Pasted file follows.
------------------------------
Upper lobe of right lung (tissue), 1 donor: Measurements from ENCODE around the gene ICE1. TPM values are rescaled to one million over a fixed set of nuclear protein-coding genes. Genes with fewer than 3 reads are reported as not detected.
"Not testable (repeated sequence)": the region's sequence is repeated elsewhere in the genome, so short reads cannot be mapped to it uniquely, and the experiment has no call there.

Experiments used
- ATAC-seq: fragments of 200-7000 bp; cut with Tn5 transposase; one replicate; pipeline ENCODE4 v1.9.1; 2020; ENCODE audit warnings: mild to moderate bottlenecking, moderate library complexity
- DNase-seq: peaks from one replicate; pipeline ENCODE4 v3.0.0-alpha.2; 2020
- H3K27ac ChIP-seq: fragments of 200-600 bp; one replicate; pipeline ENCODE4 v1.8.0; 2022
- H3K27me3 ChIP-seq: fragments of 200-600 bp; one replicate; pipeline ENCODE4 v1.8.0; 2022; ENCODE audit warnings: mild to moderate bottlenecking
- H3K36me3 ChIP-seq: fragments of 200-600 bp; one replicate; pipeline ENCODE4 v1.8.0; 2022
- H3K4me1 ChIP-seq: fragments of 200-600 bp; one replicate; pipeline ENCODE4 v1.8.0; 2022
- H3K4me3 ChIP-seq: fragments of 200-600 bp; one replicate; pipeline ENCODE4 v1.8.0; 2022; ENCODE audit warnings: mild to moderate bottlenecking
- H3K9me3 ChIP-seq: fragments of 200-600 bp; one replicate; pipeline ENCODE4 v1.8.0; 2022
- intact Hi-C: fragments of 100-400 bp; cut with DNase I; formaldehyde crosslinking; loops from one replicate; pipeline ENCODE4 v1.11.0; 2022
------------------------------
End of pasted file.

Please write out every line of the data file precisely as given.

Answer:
Upper lobe of right lung (tissue), 1 donor: Measurements from ENCODE around the gene ICE1. TPM values are rescaled to one million over a fixed set of nuclear protein-coding genes. Genes with fewer than 3 reads are reported as not detected.
"Not testable (repeated sequence)": the region's sequence is repeated elsewhere in the genome, so short reads cannot be mapped to it uniquely, and the experiment has no call there.

Experiments used
- ATAC-seq: fragments of 200-7000 bp; cut with Tn5 transposase; one replicate; pipeline ENCODE4 v1.9.1; 2020; ENCODE audit warnings: mild to moderate bottlenecking, moderate library complexity
- DNase-seq: peaks from one replicate; pipeline ENCODE4 v3.0.0-alpha.2; 2020
- H3K27ac ChIP-seq: fragments of 200-600 bp; one replicate; pipeline ENCODE4 v1.8.0; 2022
- H3K27me3 ChIP-seq: fragments of 200-600 bp; one replicate; pipeline ENCODE4 v1.8.0; 2022; ENCODE audit warnings: mild to moderate bottlenecking
- H3K36me3 ChIP-seq: fragments of 200-600 bp; one replicate; pipeline ENCODE4 v1.8.0; 2022
- H3K4me1 ChIP-seq: fragments of 200-600 bp; one replicate; pipeline ENCODE4 v1.8.0; 2022
- H3K4me3 ChIP-seq: fragments of 200-600 bp; one replicate; pipeline ENCODE4 v1.8.0; 2022; ENCODE audit warnings: mild to moderate bottlenecking
- H3K9me3 ChIP-seq: fragments of 200-600 bp; one replicate; pipeline ENCODE4 v1.8.0; 2022
- intact Hi-C: fragments of 100-400 bp; cut with DNase I; formaldehyde crosslinking; loops from one replicate; pipeline ENCODE4 v1.11.0; 2022